Death by neglect

19 09 2007

The shameful loss of Indigenous culture continues in Australia’s rural and remote communities.  Of the original 250 + Australian languages, only 145 are still spoken.  Of these, only perhaps 18 languages are considered strong.  Most of the remainder are spoken by either one or just a handful of people.

Will we rise to the challenge and help protect Australia’s indigenous cultural diversity and identity?  It may soon be too late.

Australia tops list for vanishing languages

Northern Australia is the region where most Indigenous languages are under threat, the study says. (File photo) (AFP: Torsten Blackwood)

Australia has topped a list of “hot spots” for the extinction of Indigenous languages.

The list was put together by linguists from the Enduring Voices project, which seeks to document and revitalise languages slipping toward oblivion.

David Harrison of Swarthmore College in Pennsylvania, the project’s co-director, says there are 6,992 recognised distinct languages worldwide.

He says on average, one language vanishes every two weeks, often as its last elderly speakers perish.

The project, backed by National Geographic magazine, named a region of northern Australia including parts of Queensland, the Northern Territory and Western Australia as the place where local languages are most threatened.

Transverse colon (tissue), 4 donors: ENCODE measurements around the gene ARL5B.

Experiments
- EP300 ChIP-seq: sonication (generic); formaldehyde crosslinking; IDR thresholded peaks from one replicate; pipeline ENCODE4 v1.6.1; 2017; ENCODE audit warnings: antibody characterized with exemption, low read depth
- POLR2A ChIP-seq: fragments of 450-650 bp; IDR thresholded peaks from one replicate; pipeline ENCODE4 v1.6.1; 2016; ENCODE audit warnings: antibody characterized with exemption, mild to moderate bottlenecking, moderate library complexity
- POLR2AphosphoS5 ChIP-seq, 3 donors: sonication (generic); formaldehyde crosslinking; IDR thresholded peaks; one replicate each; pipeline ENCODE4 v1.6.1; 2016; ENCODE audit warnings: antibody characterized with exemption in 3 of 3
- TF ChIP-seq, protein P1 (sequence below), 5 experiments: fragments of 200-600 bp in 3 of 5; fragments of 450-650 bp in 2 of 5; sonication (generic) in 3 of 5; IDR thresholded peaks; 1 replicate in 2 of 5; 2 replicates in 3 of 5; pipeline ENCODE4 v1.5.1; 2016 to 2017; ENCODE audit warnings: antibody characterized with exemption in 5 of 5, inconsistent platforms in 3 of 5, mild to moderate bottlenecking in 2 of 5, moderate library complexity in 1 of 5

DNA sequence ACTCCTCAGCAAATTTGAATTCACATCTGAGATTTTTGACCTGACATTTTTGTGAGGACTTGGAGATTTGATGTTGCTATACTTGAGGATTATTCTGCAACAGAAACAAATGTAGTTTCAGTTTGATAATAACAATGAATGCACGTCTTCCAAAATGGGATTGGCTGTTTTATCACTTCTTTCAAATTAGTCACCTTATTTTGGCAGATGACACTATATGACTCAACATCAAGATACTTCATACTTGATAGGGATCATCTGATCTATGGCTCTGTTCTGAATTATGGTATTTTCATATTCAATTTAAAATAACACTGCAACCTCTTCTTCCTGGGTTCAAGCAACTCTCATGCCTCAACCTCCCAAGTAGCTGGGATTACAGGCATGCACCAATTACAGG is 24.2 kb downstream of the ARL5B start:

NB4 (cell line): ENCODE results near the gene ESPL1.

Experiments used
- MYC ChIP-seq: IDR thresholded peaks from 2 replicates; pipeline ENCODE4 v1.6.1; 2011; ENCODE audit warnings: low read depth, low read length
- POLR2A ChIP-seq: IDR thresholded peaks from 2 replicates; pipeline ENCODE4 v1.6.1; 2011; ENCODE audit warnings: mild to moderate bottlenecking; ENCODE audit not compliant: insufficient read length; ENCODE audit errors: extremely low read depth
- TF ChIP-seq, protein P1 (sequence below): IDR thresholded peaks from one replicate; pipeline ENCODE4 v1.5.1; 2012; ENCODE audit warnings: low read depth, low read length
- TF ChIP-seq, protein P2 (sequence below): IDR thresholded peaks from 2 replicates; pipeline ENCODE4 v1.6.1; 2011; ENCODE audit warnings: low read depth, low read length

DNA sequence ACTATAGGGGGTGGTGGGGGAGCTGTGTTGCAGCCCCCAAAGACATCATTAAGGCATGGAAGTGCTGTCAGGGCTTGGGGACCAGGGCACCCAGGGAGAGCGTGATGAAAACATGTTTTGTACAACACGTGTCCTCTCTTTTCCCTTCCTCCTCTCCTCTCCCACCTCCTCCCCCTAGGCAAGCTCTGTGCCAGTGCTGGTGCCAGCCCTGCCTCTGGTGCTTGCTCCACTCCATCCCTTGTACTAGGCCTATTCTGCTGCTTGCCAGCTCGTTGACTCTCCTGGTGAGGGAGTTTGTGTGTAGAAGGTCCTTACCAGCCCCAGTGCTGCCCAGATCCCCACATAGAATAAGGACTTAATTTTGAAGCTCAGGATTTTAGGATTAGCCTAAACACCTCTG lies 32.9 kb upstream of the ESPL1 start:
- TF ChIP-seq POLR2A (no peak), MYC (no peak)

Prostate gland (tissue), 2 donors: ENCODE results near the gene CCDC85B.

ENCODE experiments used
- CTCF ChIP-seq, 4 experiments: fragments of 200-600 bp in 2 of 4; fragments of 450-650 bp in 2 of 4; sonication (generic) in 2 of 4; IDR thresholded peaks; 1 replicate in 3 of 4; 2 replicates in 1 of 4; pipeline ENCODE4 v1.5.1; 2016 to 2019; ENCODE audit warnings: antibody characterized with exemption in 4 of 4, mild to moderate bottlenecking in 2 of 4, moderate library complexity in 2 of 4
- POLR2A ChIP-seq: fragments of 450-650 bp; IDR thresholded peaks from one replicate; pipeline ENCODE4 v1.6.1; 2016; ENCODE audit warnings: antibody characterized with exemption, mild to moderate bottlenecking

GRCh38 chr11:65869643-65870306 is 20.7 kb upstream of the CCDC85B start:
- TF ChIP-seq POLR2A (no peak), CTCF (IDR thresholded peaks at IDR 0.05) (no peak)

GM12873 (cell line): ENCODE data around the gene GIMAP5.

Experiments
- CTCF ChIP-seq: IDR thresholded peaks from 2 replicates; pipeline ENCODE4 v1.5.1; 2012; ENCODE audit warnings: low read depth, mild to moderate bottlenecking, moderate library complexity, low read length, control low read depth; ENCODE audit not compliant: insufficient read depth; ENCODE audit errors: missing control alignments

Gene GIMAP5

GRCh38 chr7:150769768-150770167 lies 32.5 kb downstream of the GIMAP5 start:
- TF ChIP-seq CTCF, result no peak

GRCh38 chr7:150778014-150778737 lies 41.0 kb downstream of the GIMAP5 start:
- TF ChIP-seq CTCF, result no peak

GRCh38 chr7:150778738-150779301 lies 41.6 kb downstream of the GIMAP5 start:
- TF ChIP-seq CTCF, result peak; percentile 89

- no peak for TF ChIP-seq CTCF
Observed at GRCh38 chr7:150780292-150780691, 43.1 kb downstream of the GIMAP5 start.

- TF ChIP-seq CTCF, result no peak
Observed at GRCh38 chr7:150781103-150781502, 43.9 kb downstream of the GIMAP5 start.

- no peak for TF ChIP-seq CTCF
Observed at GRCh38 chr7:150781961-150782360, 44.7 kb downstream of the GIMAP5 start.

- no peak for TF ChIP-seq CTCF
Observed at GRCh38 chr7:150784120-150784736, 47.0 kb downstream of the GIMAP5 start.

The linguists say Aboriginal Australia harbours some of the most endangered languages, with 153 different ones spoken in this region.

Read the rest of this story at the ABC news website. Click here.

See also the results of this study into Australian Indigenous language stabilisation which has been comprehensively ignored at the political level.




2 responses

25 09 2007
John Feeney

And this is a good reminder that one of the things lost to things like land development, deforestation, and population growth more generally is indigenous cultures. All part of the homogenization of the world, it seems.

28 09 2007

For sure. I believe the arguments for global cultural diversity are almost as strong as those for global biological diversity. How often we are told “there is no alternative” – some refer to this as the TINA approach. This shows a lack of imagination. It is too easy to believe we have perfected economic or political systems. Every generation has made this foolish error. Typified for example by Francis Fukuyama “the end of history”.

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